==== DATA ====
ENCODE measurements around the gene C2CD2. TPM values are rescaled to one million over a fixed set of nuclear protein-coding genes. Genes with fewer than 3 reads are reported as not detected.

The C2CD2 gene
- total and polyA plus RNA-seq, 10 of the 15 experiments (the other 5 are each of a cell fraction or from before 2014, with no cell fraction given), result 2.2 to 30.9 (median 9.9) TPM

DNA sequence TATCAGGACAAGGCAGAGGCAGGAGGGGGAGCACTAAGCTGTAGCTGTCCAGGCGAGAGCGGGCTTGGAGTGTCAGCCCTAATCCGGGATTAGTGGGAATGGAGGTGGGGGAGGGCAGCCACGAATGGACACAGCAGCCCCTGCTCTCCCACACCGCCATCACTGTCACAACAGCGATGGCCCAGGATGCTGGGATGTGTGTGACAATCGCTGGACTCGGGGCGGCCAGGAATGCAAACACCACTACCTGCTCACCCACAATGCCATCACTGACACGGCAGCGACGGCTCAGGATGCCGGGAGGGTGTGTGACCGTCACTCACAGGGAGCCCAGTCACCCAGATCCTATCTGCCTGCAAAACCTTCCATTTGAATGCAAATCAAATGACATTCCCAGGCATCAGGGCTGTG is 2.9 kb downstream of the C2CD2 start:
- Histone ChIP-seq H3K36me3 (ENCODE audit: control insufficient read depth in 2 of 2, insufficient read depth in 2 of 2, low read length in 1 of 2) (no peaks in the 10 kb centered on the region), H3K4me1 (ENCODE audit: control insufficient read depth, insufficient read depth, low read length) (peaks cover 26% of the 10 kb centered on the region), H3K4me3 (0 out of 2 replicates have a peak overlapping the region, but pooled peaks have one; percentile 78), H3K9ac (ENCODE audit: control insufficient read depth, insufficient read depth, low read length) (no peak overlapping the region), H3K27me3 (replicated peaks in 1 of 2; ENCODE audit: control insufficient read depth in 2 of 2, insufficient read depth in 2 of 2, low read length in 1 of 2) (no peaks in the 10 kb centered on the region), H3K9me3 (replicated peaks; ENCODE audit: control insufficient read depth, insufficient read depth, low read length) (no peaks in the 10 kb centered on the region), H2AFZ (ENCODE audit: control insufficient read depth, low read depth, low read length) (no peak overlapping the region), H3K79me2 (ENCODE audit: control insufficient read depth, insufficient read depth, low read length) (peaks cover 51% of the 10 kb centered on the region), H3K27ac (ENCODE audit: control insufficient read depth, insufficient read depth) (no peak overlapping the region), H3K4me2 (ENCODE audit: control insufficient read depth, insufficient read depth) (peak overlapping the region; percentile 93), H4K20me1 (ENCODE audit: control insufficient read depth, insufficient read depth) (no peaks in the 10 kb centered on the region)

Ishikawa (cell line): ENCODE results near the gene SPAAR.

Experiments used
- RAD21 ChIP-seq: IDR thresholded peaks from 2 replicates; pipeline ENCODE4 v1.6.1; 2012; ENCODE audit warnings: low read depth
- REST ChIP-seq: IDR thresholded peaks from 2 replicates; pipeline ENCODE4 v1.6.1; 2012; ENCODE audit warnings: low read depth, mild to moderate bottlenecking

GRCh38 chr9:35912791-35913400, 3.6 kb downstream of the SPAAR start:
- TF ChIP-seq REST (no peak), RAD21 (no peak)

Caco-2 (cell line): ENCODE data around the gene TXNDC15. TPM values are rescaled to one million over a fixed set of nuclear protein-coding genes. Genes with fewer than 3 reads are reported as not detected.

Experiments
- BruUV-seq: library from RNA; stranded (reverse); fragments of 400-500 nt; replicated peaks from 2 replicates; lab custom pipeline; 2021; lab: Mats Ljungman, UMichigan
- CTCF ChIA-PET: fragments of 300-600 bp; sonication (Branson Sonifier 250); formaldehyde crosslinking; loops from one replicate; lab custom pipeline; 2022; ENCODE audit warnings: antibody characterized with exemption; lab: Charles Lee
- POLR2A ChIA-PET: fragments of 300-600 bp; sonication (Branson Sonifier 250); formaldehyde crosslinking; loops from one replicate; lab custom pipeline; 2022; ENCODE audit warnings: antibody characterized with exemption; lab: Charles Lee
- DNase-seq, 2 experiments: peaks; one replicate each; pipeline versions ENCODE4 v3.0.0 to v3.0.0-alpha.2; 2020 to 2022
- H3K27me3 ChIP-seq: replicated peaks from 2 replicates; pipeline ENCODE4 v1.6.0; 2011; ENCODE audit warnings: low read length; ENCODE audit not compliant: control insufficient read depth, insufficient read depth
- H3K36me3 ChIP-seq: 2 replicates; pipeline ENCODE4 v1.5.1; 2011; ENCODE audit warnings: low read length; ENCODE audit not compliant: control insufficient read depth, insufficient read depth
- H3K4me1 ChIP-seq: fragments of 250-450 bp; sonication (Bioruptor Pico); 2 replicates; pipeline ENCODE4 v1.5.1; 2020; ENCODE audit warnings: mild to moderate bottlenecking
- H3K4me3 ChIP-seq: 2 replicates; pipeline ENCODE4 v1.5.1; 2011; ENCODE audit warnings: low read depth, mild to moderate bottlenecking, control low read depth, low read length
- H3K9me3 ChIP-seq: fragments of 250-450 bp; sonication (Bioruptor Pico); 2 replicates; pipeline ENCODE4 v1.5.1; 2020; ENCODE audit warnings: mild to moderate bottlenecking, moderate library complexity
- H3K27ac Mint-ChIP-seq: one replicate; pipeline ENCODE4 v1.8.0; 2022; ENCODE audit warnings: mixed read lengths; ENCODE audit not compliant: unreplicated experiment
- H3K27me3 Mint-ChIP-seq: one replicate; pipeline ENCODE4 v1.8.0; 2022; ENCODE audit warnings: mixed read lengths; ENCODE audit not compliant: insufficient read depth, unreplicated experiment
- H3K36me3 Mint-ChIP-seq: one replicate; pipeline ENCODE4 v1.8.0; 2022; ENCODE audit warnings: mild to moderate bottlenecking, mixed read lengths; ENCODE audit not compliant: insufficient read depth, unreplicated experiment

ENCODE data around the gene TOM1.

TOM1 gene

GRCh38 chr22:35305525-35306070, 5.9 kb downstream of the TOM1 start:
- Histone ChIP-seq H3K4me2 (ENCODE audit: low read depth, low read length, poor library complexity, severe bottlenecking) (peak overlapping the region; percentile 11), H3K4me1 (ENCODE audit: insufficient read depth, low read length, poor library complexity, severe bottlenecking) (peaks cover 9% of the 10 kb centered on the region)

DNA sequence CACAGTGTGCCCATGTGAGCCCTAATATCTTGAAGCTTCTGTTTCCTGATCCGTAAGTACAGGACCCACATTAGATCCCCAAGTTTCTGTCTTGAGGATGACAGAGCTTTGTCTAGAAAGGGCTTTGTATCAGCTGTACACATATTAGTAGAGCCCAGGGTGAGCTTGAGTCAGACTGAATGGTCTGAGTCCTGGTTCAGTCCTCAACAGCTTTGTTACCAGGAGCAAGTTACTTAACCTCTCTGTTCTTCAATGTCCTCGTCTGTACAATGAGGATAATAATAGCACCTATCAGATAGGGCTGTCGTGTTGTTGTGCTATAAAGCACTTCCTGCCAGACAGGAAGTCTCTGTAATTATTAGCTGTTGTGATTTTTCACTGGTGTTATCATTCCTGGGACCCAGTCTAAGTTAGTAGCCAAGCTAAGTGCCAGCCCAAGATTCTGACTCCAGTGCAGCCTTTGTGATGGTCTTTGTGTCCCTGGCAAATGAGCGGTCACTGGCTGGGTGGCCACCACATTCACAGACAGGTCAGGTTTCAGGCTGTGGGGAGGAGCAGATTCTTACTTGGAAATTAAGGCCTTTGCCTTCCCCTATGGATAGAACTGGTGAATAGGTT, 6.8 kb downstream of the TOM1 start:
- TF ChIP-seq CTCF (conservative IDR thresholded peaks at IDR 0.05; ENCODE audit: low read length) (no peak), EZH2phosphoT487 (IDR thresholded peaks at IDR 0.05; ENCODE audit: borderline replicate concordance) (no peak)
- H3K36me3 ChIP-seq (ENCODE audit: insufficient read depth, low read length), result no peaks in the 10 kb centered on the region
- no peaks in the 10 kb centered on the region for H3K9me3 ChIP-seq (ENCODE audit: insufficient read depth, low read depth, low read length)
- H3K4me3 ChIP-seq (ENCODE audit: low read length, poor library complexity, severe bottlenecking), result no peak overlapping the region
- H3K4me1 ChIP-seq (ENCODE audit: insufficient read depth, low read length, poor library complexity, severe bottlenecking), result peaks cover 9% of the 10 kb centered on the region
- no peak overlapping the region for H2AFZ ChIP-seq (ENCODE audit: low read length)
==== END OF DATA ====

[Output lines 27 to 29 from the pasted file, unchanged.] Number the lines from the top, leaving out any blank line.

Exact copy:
TOM1 gene

GRCh38 chr22:35305525-35306070, 5.9 kb downstream of the TOM1 start:
- Histone ChIP-seq H3K4me2 (ENCODE audit: low read depth, low read length, poor library complexity, severe bottlenecking) (peak overlapping the region; percentile 11), H3K4me1 (ENCODE audit: insufficient read depth, low read length, poor library complexity, severe bottlenecking) (peaks cover 9% of the 10 kb centered on the region)